In portraits by John Singer Sargent (1856–1925), sitters assume elegant stances, the fabric of their dress richly depicted in broad, sensuous strokes of paint. Sargent brought his subjects to life, but he did much more than simply record what appeared before him. “Fashioned by Sargent” explores the artist’s complex relationship with his often-affluent clients and their clothes. The exhibition reveals Sargent’s power over his sitters’ images by considering the liberties he took with sartorial choices to express distinctive personalities, social positions, professions, gender identities, and nationalities.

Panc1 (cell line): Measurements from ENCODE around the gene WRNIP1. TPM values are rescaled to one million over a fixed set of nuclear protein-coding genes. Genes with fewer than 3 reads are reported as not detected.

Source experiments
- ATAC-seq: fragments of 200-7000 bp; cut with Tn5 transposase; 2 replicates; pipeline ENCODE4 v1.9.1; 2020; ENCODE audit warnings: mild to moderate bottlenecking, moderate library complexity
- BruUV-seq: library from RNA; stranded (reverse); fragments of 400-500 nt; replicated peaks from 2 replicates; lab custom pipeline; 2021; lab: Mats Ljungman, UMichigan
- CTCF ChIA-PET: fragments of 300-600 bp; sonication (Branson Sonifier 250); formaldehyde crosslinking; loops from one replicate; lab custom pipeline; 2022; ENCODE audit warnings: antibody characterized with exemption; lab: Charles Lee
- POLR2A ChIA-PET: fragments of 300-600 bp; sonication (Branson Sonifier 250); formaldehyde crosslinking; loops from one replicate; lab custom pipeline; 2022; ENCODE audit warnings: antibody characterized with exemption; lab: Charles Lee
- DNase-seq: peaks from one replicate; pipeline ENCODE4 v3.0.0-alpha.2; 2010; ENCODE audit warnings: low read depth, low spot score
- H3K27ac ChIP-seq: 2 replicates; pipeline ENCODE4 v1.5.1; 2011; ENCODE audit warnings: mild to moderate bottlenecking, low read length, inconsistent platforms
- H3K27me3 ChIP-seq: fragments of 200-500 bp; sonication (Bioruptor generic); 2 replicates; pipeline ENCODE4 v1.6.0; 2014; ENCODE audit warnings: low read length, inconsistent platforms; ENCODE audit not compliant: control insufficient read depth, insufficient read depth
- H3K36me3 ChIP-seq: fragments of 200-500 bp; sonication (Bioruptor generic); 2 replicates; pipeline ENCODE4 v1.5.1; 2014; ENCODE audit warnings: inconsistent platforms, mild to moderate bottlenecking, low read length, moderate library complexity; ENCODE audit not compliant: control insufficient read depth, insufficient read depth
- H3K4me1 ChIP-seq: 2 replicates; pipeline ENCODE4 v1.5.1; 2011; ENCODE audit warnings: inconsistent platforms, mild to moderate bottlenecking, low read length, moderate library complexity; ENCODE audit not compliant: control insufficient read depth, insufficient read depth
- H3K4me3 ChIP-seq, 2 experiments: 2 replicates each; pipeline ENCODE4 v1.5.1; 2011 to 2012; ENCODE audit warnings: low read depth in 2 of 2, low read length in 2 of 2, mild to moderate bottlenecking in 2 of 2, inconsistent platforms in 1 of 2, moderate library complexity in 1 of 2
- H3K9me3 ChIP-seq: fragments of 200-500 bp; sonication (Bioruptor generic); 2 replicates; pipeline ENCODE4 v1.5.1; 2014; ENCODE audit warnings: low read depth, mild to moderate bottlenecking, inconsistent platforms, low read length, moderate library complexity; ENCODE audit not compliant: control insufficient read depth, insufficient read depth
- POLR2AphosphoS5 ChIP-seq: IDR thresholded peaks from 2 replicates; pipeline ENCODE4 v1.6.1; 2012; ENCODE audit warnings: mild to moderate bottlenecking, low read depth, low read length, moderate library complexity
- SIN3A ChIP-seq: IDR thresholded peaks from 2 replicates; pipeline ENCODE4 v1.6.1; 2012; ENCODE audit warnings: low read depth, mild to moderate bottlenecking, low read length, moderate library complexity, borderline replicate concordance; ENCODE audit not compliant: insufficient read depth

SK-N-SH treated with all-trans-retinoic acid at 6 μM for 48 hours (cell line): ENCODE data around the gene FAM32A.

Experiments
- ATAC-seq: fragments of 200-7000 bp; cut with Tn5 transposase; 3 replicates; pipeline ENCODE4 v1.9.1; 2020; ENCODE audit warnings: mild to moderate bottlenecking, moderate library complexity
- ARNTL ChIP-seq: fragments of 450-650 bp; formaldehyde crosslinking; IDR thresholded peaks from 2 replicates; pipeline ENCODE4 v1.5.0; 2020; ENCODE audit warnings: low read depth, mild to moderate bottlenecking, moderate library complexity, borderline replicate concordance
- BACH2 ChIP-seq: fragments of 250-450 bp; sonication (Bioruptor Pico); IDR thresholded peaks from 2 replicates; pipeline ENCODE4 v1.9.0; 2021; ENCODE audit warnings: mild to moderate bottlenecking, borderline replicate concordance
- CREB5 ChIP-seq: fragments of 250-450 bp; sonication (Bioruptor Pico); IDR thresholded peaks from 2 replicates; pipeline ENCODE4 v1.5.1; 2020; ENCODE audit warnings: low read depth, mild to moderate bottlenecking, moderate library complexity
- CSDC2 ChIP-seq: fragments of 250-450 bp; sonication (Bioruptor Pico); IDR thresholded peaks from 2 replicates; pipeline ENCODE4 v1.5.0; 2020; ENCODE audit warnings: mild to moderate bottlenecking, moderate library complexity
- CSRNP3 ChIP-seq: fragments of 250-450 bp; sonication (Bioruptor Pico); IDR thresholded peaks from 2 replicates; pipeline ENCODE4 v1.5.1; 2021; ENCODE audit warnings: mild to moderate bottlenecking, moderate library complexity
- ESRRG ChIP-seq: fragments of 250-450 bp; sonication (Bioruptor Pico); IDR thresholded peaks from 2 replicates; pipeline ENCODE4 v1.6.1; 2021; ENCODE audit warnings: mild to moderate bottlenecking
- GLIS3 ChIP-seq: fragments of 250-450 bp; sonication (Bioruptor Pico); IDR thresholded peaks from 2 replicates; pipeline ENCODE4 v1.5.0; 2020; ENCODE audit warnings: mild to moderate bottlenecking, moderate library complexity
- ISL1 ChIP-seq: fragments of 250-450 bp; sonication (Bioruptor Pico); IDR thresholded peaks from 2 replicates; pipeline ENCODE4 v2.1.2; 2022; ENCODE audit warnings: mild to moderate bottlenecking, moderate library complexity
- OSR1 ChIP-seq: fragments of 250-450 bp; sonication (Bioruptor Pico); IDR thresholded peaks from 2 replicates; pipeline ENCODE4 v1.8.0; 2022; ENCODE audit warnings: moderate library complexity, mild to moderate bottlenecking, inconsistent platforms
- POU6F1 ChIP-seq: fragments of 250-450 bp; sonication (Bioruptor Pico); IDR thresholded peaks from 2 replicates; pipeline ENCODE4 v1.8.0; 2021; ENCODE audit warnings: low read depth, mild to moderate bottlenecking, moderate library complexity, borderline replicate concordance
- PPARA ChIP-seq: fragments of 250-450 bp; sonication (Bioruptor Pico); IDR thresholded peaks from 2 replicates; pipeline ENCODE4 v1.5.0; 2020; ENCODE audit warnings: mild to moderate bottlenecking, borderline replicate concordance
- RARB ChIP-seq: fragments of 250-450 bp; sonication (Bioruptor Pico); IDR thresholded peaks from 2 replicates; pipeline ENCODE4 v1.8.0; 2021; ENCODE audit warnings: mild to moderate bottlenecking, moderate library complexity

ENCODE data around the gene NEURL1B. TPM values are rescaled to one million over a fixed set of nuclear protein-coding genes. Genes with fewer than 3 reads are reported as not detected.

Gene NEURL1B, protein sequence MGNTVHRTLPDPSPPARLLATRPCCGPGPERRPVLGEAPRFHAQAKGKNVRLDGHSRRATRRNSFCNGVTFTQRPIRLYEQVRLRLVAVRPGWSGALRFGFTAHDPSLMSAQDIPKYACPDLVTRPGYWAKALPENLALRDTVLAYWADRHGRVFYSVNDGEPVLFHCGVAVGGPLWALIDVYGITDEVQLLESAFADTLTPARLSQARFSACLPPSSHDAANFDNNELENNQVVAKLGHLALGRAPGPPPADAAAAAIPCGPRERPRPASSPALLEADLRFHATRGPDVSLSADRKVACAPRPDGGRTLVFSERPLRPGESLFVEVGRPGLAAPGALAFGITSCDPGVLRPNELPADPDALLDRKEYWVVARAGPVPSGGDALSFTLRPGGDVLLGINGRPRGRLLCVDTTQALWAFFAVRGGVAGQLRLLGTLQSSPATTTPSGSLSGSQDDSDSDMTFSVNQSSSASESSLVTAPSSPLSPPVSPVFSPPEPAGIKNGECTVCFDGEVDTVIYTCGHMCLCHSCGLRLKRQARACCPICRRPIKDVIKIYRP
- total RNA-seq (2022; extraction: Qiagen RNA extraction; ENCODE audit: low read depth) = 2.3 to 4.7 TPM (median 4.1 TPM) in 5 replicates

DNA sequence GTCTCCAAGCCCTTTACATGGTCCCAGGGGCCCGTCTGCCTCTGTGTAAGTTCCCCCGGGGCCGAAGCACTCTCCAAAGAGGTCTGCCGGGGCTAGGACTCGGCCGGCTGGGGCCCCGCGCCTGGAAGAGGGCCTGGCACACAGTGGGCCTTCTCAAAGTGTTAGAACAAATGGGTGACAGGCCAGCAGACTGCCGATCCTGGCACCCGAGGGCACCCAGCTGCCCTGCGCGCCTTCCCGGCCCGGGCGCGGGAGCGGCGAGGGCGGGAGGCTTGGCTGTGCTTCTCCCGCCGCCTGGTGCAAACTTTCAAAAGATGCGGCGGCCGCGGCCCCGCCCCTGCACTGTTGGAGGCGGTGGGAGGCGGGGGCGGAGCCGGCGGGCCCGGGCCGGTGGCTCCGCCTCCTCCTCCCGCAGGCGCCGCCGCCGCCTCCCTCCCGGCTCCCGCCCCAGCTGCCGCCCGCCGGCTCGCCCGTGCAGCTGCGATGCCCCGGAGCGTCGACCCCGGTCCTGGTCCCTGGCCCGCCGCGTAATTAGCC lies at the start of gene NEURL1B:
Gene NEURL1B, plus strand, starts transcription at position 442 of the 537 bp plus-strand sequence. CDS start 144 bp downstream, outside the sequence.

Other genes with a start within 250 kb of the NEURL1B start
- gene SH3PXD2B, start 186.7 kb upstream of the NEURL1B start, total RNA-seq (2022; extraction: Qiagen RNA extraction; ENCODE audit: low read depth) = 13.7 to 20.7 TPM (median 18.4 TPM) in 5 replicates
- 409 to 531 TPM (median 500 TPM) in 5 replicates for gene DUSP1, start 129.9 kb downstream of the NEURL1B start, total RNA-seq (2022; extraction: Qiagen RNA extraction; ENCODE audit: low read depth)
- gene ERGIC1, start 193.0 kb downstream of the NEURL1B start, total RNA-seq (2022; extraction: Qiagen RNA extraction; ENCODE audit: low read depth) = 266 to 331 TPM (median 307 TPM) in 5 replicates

In the years around 1900, before Piet Mondrian (1872–1944) created some of the most recognizable abstract canvases of the last century, he turned his eye to the characteristic sights of the Dutch landscape: canals, windmills, fields, flowers, and trees. Mondrian’s earlier and lesser-known works reveal a restless and experimental artist who constantly reinvented himself, absorbing new influences and moving away from conventions of representation.